What do you do if you’re the Mad Duo and a new military movie comes along? You point Chris Hernandez at it and say Sic ’em! Chris was actually canonized as the patron saint of wry scorn; if you read Breach-Bang-Clear regularly you already knows how he feels about Hollywood. But what if he says the documentary is the documentary you secretly yearned it would be? Read below and find out. Mad Duo
The Hornet’s Nest – not a Movie, a Mission
At first glance, The Hornet’s Nest seems a straightforward documentary about American troops on a combat mission. Second glance, it’s the compelling human story of a war correspondent’s mission to reconnect with his semi-estranged adult son in, of all places, wartime Afghanistan. But when you look further, you realize what the movie actually is.
The Hornet’s Nest is not a movie about a mission. This movie is a mission.
I admit to being biased as hell toward this movie. I’m an Iraq and Afghanistan vet, and spent almost a year in Kapisa province before the troops from The Hornet’s Nest arrived. Whatever my feelings about the wisdom or conduct of the Afghanistan War, my pride in service is without reservation. But I like to think I’m objective enough to criticize what needs to be criticized. I’ve written with frustration about the deliberate fabrications in Lone Survivor, tried and failed to like the comic-bookish Act of Valor, and don’t even want to get started on The Hurt Locker because I’ll have a BS-induced heart attack.
So when I sat down to watch THN this past weekend, I wanted to like it. But I knew I might walk out of the movie disgusted. And I only knew the basics about it; 101st Air Assault soldiers, Kunar province, 2011-ish, combat footage filmed by a father-son team. What I didn’t know were the histories of 34-year war correspondent Mike Boettcher (pronounced “betcher”, as in “you betcher ass”) and his son Carlos. I didn’t know they repaired their relationship by risking their lives together as embedded journalists. I didn’t know the Marines of 2/8 in Helmand province figured prominently in the movie, or that it would give an almost all-female Blackhawk medevac crew well-deserved recognition. I didn’t know the movie is a non-profit project, or how passionately the men and women behind it, both military and civilian, believe in it.
I did not walk out of The Hornet’s Nest disgusted. I left with reddened eyes, reminded of rough days in Afghanistan, marveling at the dedication and bravery I personally witnessed years ago and had now witnessed secondhand on a theater screen. I fought the contradictory emotions many veterans have about the war: “I’m proud I was there” versus “We shouldn’t have been there”, “We lost good men for nothing” versus “These men’s deaths hold more meaning than most people’s entire lives”, “I’m glad it’s over and never want to go back” versus “I miss everything about it.” I felt anger at the same tired, worn-out “We’re here to save Afghanistan” platitudes I heard too many senior leaders parrot during my deployment. I remembered our sense of purpose as I watched a real leader scream “Follow me!” and lead soldiers through a hail of gunfire. I heard the guttural, supercharged sounds of my memory as men returned fire and shouted over the buzz of passing bullets. I fought to control my emotions as the “No Slack” 2nd Battalion, 327th Infantry Regiment, 101st Air Assault mourned six men lost in a single fight. Had I been at the movie with men who served beside me, I surely would have left the theater in tears.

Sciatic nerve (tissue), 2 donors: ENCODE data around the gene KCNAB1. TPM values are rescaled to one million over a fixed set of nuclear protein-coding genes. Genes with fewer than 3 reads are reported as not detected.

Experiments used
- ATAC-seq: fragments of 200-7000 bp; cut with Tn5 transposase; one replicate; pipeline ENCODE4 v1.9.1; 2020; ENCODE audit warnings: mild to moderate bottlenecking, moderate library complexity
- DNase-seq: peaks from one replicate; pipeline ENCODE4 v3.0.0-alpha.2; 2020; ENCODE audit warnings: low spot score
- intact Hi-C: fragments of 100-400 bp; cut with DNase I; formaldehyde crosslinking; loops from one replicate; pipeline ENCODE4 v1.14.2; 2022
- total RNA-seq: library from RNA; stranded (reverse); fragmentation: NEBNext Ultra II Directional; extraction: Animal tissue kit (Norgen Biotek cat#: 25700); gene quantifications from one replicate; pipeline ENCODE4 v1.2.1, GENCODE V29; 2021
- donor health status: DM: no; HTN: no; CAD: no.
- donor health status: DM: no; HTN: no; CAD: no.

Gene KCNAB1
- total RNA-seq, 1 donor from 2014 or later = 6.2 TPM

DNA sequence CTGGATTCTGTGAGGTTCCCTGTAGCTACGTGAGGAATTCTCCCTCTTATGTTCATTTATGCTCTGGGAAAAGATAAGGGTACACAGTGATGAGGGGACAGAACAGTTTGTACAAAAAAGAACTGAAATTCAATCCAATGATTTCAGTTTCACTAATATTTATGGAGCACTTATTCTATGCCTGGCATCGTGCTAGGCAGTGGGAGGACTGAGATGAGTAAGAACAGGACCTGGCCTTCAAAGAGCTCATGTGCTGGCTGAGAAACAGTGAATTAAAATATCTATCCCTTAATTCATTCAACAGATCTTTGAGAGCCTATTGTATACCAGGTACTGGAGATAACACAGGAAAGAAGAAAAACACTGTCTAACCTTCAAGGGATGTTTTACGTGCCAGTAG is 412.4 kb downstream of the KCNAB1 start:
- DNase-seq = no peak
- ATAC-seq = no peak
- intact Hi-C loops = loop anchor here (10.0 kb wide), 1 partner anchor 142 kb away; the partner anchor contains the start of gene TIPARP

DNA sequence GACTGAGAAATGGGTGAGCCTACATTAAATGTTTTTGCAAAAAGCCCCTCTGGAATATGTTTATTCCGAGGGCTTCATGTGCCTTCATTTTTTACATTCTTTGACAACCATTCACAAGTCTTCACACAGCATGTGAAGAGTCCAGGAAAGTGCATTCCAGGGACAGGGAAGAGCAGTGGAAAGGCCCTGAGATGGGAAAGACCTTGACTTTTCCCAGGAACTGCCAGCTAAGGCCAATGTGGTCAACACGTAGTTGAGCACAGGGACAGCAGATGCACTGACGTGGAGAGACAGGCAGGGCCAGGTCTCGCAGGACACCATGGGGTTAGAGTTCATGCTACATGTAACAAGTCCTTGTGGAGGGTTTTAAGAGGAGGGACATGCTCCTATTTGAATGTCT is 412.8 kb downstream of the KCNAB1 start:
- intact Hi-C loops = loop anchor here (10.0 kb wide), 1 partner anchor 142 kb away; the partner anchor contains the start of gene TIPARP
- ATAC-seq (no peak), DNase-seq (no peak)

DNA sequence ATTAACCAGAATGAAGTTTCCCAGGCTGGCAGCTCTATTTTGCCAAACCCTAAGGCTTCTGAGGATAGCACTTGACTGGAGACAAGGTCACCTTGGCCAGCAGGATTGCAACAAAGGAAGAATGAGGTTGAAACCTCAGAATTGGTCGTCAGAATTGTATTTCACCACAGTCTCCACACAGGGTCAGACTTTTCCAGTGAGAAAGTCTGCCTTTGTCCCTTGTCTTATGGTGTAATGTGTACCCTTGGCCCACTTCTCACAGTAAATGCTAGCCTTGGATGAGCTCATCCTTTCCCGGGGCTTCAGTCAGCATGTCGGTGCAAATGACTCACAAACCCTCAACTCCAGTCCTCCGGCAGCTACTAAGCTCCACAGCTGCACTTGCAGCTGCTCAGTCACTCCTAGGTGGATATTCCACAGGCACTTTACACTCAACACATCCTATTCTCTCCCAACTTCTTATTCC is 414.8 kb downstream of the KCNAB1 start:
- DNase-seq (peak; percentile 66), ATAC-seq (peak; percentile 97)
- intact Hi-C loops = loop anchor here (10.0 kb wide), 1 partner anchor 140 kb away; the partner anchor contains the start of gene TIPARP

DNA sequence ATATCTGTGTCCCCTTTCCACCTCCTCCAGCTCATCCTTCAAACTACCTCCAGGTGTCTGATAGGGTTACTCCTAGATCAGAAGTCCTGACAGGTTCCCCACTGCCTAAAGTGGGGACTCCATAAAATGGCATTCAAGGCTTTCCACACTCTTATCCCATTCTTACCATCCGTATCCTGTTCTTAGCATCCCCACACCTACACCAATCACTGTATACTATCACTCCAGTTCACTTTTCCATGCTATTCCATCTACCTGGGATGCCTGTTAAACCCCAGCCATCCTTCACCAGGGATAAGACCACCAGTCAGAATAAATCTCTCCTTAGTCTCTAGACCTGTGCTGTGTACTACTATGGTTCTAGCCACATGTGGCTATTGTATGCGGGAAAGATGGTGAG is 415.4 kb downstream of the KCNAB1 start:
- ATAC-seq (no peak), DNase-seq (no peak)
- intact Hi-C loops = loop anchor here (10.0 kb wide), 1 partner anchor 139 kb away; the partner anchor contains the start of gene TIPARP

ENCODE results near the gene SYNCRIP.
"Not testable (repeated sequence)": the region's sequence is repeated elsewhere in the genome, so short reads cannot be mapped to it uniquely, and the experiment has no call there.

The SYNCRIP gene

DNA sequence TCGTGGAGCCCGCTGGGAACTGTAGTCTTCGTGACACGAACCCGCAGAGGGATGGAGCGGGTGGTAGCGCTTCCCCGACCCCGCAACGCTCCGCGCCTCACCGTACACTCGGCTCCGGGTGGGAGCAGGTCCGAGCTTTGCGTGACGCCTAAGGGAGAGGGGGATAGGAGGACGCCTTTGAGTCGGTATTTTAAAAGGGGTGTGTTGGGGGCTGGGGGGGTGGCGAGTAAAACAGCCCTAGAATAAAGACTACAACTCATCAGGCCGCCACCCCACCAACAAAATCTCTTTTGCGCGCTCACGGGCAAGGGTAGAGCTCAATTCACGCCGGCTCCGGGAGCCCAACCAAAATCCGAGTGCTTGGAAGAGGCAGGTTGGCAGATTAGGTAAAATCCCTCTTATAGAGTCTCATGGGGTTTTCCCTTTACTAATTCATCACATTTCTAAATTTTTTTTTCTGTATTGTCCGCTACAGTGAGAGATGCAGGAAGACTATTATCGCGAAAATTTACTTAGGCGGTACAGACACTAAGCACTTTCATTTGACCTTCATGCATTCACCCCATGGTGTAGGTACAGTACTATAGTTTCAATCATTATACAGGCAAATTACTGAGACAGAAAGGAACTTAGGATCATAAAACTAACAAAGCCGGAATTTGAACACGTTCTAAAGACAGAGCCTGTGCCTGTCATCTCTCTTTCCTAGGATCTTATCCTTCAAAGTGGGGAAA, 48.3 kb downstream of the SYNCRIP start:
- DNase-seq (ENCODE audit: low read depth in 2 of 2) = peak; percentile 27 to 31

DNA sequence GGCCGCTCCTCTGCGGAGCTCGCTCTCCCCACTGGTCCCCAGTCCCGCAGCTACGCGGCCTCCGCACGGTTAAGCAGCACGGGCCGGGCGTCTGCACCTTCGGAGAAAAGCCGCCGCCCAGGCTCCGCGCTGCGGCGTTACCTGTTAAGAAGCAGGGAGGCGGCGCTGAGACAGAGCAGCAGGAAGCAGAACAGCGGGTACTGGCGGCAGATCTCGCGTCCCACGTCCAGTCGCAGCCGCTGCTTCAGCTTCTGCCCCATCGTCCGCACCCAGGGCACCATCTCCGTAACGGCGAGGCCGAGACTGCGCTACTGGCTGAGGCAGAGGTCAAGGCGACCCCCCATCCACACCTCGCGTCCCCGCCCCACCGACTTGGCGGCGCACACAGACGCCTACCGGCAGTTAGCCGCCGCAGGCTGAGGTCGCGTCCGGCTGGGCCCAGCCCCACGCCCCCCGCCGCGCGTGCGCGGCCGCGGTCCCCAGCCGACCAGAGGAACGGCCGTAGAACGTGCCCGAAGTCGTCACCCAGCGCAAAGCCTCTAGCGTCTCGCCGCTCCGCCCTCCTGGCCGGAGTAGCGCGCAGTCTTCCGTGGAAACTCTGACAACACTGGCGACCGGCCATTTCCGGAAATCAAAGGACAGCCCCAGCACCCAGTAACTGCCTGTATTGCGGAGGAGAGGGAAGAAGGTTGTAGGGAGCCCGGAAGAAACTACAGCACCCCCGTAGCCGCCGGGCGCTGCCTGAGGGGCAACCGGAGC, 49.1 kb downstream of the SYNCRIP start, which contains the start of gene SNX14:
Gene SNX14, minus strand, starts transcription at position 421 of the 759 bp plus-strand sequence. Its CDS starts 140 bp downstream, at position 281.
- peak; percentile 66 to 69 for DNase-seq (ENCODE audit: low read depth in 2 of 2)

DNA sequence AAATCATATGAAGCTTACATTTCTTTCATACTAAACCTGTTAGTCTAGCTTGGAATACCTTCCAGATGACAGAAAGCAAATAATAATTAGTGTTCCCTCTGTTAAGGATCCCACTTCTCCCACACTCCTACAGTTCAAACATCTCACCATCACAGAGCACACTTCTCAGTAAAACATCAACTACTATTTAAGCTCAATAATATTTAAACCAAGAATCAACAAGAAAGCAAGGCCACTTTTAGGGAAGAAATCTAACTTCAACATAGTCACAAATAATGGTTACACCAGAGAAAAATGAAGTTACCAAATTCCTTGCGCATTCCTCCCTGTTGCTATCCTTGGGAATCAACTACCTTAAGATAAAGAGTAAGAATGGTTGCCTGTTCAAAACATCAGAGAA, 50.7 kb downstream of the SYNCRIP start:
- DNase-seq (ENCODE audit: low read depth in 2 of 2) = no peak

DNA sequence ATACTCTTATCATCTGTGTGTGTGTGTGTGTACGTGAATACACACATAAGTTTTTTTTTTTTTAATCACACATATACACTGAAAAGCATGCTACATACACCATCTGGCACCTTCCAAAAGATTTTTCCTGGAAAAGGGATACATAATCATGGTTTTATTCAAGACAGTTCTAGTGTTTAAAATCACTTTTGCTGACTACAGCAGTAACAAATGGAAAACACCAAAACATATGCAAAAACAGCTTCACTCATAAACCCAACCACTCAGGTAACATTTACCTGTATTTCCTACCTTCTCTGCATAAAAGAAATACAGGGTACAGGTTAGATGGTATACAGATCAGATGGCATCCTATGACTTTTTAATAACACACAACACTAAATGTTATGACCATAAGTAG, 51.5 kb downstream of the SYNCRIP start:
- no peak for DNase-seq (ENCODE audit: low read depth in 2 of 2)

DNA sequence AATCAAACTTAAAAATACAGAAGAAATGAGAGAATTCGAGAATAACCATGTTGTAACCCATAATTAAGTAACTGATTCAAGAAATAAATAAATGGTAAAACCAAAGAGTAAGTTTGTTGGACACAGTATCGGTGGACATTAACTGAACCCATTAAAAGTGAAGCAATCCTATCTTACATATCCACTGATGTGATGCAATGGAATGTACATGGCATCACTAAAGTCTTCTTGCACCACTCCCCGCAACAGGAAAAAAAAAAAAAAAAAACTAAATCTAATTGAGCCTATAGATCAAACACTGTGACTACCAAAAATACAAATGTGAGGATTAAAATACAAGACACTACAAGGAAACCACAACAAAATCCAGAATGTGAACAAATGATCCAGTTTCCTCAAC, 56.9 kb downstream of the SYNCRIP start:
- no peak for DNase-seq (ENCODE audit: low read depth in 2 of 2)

After the movie I had a phone interview with David Salzburg, one of THN’s directors. I’ll admit to having a serious prejudice toward anyone connected to Hollywood. As movies like Lone Survivor show, Hollywood types generally view us soldiers as vehicles to enrich themselves. The reality of our experience doesn’t matter, our dedication isn’t understood or appreciated. They’ll twist or embellish the true story to make it more dramatic (in other words, “make more money”), and generally couldn’t give a damn about us as individuals. I’m a tired, cynical 20-year cop and 25-year soldier, that’s my perception of Hollywood, and I’ll probably feel that way the rest of my life.
I don’t feel that way about David Salzburg. Salzburg is a patriot. Not the kind that waves flags while cradling a bald eagle and shouting “’murica!”, but the kind that actually takes action for what he believes.
The talk I had with Salzburg restored some of my faith in humanity. He spoke passionately for over an hour about the stories behind THN, his reasons for getting involved with it, the lives of the men and women in it, the casualties, everything. He described one of his main motivations for joining in the THN mission: years ago he met a young soldier at a race, was impressed by the soldier’s politeness and took him to the VIP area to meet the drivers. Two years later, Salzburg heard from the young man’s mother; her son had been killed in action, and the night before he was killed he was still talking excitedly about that race.
Salzburg considered that young soldier’s sacrifice, and decided, “When people thank the troops, I want them to know what they’re thanking the troops for.” He also discussed a bit of filmmaking wisdom, of being told “At some point in your career, you’ll find a story that’s more important than a movie.” For Salzburg, The Hornet’s Nest was that story.
Command Sergeant Major (Ret.) Chris Fields, who I also interviewed by phone, has even stronger feelings about THN. Which makes sense, because he’s in it. One of the most memorable, and heart-wrenching, scenes is near the movie’s end, when he’s holding roll call at a Fallen Comrade ceremony. Standing in front of the too-familiar inverted rifles, helmets and boots memorials, CSM Fields calls the names of his lost soldiers.
“Specialist Jameson L. Lindskog!”
Not a sound from the assembled men. Tears creep down faces. CSM Fields pauses, then moves on to the next lost brother, six in all. After the ceremony, photographer Mike Boettcher captures Fields in a private moment, kneeling before the memorials, crying unashamedly.